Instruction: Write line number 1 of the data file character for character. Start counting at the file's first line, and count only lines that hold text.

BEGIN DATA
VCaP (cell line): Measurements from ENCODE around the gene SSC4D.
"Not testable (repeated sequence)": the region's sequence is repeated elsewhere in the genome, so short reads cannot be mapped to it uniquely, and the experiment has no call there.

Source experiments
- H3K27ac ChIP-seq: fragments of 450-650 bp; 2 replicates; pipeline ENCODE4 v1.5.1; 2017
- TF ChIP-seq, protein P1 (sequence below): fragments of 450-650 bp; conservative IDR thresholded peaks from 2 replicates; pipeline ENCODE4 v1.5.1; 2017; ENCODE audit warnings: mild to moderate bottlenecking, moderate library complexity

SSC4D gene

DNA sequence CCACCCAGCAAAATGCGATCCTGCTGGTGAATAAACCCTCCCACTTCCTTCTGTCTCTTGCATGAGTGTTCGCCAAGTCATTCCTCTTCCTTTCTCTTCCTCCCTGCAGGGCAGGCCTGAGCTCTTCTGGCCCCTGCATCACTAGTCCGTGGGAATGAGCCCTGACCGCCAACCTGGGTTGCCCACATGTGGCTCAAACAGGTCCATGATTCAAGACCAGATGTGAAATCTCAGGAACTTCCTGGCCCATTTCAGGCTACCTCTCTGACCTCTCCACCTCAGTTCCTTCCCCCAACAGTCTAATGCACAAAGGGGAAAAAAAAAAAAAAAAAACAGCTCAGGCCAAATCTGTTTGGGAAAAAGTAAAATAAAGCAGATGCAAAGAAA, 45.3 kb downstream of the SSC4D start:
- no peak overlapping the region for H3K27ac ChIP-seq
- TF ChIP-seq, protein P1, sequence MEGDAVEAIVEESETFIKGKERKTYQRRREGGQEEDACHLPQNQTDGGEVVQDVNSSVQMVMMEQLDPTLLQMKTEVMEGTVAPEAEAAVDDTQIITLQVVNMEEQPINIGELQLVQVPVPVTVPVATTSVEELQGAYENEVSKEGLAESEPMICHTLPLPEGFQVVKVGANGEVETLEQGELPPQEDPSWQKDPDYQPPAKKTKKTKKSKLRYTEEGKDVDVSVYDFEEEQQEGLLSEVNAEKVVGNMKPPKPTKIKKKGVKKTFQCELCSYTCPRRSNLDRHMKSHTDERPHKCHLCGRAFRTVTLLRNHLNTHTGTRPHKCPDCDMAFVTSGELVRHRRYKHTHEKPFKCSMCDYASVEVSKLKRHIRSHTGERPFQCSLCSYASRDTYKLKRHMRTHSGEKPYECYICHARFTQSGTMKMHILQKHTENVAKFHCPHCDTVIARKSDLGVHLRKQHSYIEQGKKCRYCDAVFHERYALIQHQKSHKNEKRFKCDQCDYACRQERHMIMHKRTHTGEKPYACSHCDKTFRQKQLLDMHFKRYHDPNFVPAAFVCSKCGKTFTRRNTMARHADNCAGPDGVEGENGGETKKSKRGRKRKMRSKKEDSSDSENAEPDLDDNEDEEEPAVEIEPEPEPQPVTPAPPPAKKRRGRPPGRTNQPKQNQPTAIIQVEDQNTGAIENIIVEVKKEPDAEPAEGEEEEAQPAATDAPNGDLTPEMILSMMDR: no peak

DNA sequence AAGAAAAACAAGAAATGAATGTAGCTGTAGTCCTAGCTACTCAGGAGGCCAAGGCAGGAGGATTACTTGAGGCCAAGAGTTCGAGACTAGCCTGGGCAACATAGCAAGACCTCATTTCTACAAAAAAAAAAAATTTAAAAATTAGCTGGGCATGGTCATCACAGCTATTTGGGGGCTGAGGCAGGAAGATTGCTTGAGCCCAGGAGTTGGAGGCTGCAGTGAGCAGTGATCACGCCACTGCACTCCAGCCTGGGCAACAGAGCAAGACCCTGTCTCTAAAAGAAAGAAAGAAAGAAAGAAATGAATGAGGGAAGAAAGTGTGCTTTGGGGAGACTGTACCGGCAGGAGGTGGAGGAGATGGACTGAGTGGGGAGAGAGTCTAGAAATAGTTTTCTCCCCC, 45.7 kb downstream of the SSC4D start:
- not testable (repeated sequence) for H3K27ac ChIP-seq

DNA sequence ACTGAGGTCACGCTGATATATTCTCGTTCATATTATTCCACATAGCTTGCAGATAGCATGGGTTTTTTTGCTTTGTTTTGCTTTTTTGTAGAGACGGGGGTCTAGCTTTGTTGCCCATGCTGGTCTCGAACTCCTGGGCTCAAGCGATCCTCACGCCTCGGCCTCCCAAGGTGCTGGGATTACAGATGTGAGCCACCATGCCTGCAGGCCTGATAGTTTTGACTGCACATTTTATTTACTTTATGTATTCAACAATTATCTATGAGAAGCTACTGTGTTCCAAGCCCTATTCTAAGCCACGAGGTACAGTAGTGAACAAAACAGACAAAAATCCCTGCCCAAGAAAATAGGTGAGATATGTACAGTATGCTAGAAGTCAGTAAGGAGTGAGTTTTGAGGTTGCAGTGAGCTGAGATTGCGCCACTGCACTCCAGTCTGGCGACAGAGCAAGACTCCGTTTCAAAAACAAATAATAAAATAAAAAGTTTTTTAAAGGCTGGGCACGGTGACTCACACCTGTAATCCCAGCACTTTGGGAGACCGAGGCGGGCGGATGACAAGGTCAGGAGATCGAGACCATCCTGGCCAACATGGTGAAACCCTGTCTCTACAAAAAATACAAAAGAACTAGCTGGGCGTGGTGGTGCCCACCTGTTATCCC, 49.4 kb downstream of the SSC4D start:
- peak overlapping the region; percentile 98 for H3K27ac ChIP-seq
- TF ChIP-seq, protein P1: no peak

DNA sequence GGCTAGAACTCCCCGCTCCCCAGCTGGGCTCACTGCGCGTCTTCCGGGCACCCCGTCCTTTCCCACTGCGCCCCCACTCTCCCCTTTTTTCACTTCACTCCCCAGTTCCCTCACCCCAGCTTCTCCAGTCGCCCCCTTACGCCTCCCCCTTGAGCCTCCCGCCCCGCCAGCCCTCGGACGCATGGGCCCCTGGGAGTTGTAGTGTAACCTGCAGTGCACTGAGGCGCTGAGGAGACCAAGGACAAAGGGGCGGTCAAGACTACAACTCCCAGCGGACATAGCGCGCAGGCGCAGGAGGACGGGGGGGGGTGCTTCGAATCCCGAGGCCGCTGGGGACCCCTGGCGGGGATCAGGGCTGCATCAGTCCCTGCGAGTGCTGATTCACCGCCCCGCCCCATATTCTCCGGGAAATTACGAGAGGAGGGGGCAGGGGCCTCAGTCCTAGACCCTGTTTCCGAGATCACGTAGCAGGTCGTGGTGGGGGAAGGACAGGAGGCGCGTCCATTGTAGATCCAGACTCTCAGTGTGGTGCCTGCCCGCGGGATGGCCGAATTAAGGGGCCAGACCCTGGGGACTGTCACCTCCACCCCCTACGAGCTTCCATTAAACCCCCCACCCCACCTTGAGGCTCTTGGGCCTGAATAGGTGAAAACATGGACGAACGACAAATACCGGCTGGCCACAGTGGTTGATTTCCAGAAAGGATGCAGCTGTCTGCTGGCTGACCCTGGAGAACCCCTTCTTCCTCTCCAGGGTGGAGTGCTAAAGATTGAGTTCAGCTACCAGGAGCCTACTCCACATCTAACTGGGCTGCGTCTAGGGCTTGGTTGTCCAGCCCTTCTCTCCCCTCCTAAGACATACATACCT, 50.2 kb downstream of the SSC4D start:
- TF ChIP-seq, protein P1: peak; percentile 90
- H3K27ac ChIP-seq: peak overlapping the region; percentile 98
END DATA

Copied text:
VCaP (cell line): Measurements from ENCODE around the gene SSC4D.